George C. Scott gives a commanding performance in They Might be Giants, a film about a man, Justin, who, after his wife dies, convinces himself that he is Sherlock Holmes. When his brother attempts to get him committed Holmes is placed under the examination of a Dr. Mildred………Watson, played by Joanne Woodward, and as she spends more time with her patient she gets more involved in his pursuit of the master of crime – Professor Moriarty.
I did have most of a review written up but it got lost, so here we go for the second time. This film is a comedy but it is also laced with tragedy. It depicts a lot of ordinary people who long for excitement and adventure, much like you and I, I imagine, so when they encounter Holmes they’re swept up in his cause even though they know that he can’t actually be Holmes. Even Dr. Watson gets more and more submerged into the fantasy. I like the question it poses – is it really a bad thing if we reinvent ourselves, after all, isn’t the world a better place for having Holmes?
However, where there’s a Holmes there must be a Moriarty and Holmes is well aware that taking on the criminal empire of the mastermind is going to lead to an inexorable end. The title refers to Don Quixote, and like him we are engaged in Holmes’ quest and we want him to succeed even though there is no Moriarty. It’s a very meta-film in some ways, as it alludes to concepts of the desire to root for a hero and concepts of justice and morality. There’s plenty of insightful things going on, one of which is when the Westerns end at the cinema Holmes frequents. He saw them as epitomes of justice, so when they end it’s as though he realizes his own end is approaching, and there’s nothing he can do about it.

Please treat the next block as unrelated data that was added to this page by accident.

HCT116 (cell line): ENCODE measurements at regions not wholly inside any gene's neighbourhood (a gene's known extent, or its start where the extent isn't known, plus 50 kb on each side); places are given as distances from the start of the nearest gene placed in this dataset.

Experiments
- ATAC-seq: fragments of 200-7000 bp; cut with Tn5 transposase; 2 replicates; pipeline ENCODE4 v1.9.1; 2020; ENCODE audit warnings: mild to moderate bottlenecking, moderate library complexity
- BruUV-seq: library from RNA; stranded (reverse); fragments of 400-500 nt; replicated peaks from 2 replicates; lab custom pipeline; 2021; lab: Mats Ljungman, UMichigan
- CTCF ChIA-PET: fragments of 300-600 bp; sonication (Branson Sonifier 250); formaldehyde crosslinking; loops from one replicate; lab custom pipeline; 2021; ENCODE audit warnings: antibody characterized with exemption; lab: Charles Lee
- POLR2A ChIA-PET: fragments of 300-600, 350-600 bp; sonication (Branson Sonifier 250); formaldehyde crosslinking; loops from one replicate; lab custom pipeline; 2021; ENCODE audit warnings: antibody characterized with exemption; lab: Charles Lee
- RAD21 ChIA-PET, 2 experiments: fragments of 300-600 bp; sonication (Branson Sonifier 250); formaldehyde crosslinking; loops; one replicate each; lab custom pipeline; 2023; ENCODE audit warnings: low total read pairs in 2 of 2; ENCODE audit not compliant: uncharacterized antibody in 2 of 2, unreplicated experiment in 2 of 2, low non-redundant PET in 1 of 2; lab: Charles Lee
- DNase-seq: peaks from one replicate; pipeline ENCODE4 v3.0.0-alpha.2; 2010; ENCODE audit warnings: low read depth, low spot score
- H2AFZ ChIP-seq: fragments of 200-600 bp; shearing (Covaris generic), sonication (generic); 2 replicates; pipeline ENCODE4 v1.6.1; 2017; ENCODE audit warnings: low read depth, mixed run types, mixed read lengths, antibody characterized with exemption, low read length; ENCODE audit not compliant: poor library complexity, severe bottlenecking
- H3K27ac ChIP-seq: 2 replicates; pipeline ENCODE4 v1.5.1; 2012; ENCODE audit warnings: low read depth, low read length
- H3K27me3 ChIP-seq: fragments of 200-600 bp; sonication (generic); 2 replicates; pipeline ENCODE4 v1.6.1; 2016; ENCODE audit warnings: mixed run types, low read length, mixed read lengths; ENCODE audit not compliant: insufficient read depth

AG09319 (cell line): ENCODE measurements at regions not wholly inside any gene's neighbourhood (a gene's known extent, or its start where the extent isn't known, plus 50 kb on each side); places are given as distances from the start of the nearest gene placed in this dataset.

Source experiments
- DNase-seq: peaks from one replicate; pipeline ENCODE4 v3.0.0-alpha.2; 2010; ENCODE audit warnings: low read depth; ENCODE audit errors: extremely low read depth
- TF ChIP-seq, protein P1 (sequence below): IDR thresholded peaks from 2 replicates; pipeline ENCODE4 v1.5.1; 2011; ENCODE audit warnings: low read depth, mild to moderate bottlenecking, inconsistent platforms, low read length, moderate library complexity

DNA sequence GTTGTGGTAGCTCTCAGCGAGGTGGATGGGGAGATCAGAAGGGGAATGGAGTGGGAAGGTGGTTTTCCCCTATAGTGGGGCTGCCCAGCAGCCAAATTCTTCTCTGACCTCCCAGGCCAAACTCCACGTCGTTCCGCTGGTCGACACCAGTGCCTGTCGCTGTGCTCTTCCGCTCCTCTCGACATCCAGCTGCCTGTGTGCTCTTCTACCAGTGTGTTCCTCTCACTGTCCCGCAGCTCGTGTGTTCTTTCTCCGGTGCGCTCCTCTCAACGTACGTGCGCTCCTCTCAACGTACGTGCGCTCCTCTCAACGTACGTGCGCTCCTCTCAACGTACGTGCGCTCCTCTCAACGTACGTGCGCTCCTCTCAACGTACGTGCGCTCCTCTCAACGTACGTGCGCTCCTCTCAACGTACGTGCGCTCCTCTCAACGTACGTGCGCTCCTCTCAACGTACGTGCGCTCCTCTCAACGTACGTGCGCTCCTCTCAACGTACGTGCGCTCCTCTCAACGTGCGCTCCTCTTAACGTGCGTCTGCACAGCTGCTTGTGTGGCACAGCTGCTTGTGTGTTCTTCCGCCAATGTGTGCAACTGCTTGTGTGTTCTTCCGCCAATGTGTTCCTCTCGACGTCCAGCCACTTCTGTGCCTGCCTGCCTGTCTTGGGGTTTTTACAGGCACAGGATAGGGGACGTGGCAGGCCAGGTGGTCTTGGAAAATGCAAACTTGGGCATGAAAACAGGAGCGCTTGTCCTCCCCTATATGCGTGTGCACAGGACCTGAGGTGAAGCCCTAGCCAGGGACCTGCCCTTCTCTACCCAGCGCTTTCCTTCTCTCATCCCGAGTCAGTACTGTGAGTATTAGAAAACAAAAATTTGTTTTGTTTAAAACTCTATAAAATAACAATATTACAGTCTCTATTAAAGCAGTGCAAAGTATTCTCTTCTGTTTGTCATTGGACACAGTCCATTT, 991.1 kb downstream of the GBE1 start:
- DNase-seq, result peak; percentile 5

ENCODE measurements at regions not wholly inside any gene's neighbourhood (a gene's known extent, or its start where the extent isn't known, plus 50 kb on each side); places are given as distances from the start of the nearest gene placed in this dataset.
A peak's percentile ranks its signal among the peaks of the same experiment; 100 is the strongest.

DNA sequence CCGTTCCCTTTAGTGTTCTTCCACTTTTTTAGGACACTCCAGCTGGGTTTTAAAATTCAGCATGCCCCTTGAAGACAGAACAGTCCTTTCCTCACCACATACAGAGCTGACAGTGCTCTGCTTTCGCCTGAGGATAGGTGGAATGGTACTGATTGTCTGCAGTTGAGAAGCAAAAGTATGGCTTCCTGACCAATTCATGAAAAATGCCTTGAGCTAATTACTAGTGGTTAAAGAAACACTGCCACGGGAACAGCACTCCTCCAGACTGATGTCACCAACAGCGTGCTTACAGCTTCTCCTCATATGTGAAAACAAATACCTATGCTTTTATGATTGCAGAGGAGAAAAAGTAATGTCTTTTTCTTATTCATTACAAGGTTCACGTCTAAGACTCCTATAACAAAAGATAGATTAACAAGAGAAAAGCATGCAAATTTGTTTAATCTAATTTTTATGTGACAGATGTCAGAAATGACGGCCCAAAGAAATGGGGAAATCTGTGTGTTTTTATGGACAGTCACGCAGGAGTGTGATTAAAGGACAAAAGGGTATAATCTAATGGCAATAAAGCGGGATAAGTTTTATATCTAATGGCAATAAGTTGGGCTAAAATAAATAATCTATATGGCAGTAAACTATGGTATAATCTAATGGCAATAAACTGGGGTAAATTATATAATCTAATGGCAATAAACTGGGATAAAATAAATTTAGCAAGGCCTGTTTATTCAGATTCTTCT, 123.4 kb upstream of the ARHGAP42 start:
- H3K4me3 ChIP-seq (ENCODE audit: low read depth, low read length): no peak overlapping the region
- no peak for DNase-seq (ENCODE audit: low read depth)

The ending is beautiful, tragic and very thoughtful. For those wanting a clear conclusion you’re not going to get it. The ending is left to interpretation which could be somewhat jarring at first. However, when I thought back to the picture it actually struck me as perfect, and it made me think about the rest of the film and what it actually meant. There are plenty of layers to uncover and I think it would lend itself to repeated watches. Overall though it’s just an entertaining, endearing film, and I think it taps into an innate desire to be more than we are, and to turn our lives into legends.